Insulation is one of the coolest parts of our homes–literally! Humans have actually been constructing their homes with some form of insulation since the middle ages. Though we’ve advanced beyond mud-and-straw insulation, the main function of insulation remains the same: keeping outdoor temperatures out and keeping indoor temperatures in. Quite literally, insulation insulates your home by reducing unwanted heat gain, and heat loss, in the home. This means that insulation will keep your home cool when it’s hot out (and keep your home warm when it’s cold out) simply by preserving your indoor temperatures through the prevention of heat-gain or heat-loss.
Insulation comes in many different forms made out of many different materials. Each variety of insulation has its own distinct benefits, often better serving one area of the home over another. It is important to have insulation installed in areas of the home directly facing the outdoors, such as the attic and exterior walls. Without insulation, your home would lose 60% of its energy through your attic and exterior walls alone. With ineffective insulation (or no insulation) heat transfers freely, meaning the summer heats will overwhelm your air conditioning and your winter warmth will seep out into the cold. With ineffective insulation, your HVAC system works overtime, increasing your energy bills. Insulation dramatically reduces your energy costs and increases the overall comfort of your home. Often, insulation is also installed through internal areas of the home in order to better maintain comfortable internal climates and muffle the transfer of sound between rooms.
There are 9 major types of insulation that may be installed in your home. Each type of insulation offers different benefits and different installation methods, serving different areas of your home. Though some types of insulation can be installed by homeowners themselves, it is always preferred that insulation be installed by a professional contractor. When insulation is installed poorly it is ineffective and usually has to be frequently replaced. When a professional installs your insulation, you can be assured that it is being installed expertly and thoroughly. Professionally installed insulation can last a lifetime with minimal maintenance.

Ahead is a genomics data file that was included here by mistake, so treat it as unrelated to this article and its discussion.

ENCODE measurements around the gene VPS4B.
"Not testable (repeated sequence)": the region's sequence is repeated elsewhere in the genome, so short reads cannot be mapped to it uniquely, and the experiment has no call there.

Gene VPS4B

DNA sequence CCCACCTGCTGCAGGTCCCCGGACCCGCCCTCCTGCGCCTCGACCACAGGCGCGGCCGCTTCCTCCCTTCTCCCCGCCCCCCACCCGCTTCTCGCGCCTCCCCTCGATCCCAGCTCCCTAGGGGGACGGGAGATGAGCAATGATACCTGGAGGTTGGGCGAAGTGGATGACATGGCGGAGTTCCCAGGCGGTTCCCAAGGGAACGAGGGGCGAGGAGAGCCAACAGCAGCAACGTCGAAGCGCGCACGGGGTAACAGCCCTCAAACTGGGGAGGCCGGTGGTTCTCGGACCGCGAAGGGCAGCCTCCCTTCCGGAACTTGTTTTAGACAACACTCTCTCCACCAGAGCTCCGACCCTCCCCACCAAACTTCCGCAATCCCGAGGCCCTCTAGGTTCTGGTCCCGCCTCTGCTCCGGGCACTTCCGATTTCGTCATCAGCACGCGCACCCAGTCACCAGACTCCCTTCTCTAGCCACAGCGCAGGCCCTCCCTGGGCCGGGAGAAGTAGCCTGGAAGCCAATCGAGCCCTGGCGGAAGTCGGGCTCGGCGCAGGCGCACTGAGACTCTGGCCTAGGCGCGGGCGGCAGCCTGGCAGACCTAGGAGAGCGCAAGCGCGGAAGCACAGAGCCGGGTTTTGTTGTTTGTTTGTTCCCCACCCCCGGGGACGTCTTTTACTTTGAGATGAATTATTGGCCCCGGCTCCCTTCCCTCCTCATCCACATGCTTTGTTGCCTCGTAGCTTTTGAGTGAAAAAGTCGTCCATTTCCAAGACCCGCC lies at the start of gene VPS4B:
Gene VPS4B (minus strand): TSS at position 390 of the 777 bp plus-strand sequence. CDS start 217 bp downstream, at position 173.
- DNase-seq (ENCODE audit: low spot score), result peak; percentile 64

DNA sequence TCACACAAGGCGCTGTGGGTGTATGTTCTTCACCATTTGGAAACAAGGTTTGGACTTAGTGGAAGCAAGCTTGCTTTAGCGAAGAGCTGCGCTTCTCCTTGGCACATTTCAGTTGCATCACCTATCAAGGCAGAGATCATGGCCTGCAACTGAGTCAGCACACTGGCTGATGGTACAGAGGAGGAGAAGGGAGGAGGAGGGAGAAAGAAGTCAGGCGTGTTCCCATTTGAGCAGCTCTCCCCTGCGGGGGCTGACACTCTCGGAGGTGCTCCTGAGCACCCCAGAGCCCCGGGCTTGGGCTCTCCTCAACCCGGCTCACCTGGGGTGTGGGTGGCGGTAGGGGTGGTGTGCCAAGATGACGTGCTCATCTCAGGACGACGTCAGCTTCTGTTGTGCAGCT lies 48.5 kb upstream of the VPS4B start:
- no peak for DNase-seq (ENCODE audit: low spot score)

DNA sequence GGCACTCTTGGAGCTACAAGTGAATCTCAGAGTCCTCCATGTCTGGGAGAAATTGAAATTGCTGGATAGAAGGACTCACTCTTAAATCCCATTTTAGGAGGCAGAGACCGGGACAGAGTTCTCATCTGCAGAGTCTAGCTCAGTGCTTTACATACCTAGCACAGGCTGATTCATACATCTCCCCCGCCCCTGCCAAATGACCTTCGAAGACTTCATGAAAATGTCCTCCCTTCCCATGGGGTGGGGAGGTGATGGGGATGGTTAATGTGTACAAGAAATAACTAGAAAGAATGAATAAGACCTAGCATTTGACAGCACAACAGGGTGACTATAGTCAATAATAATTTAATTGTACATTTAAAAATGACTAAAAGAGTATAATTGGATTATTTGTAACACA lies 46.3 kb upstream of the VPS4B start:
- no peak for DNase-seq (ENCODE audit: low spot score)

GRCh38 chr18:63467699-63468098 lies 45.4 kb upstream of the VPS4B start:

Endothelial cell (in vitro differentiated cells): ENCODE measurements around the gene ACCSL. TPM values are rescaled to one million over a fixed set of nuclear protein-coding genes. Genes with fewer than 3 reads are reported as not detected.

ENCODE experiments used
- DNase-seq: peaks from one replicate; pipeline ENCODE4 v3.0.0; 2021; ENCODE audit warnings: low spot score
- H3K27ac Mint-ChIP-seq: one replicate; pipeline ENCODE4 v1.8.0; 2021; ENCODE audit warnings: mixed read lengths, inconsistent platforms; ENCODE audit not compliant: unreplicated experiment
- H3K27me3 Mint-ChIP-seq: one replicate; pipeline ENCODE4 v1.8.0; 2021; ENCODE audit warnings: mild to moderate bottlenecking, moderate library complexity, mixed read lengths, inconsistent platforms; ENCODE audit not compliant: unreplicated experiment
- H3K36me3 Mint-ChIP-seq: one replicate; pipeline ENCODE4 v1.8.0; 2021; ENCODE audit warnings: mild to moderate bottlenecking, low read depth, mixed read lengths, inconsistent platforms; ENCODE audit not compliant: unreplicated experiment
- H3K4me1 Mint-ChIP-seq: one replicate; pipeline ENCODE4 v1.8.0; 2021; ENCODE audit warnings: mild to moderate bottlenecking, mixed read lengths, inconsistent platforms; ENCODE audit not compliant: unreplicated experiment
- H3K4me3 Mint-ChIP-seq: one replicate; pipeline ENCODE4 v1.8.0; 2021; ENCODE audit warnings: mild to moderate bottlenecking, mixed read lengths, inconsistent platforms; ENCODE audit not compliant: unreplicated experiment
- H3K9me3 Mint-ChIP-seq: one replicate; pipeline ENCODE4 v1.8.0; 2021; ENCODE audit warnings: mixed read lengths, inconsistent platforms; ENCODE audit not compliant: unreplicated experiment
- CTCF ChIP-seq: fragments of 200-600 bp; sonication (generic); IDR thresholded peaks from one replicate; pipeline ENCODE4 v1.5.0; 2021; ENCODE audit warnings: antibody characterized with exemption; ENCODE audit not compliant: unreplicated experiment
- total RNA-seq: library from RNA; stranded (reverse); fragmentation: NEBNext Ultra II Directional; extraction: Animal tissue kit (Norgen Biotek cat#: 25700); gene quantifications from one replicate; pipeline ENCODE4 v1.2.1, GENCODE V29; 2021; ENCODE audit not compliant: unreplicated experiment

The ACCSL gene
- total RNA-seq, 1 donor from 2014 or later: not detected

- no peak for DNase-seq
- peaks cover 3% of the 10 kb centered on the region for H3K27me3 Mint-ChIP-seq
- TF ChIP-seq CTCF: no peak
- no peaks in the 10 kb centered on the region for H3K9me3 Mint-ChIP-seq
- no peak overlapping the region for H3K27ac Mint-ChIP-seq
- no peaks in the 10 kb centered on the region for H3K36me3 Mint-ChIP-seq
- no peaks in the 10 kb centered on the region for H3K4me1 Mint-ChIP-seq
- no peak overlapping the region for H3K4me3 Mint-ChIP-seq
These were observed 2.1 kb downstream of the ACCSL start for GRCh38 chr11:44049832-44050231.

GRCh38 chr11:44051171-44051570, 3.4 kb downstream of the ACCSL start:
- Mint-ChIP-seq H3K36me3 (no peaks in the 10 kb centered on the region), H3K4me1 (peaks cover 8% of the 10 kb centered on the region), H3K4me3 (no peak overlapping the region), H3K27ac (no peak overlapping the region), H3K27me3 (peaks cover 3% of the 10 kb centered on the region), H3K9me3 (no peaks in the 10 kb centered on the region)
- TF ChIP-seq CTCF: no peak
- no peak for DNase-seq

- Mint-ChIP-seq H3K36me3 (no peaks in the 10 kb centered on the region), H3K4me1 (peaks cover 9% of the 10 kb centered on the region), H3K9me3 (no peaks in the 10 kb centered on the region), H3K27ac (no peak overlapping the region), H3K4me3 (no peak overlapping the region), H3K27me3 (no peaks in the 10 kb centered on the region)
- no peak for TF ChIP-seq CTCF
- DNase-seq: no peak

1) Blanket Insulation
Blanket insulation is the most common type of insulation. Blanket insulation comes in two forms: batts and rolls. Blanket insulation is made of flexible fibers, the most popular of which is fiberglass. Blanket insulation can be cut and trimmed to fit the shape of your walls, floors, or ceiling. Blanket insulation is popularly used to fit between beams, studs, and joists–often, already sized to fit the standard spacing of residential rafters, attic trusses, wall studs, and floor joists.
2) Concrete Block Insulation
There are a few ways to insulate the concrete blocks that are commonly used to build home foundations and walls. Sometimes the concrete blocks are manufactured with polystyrene beads built-in as insulation. They can also be manufactured to specifically accommodate rigid foam inserts. When the concrete blocks are not filled with steel their core can be packed with insulation. Though, it is far more effective to have insulation installed over the blocks themselves, with insulation laid along the exterior foundation walls or the interior foundation walls.
Concrete block insulation is light, large, and easily shaped. During construction or major home renovations, concrete block walls can be constructed out of insulated concrete blocks. If block walls were previously constructed, insulation can be installed from the inside.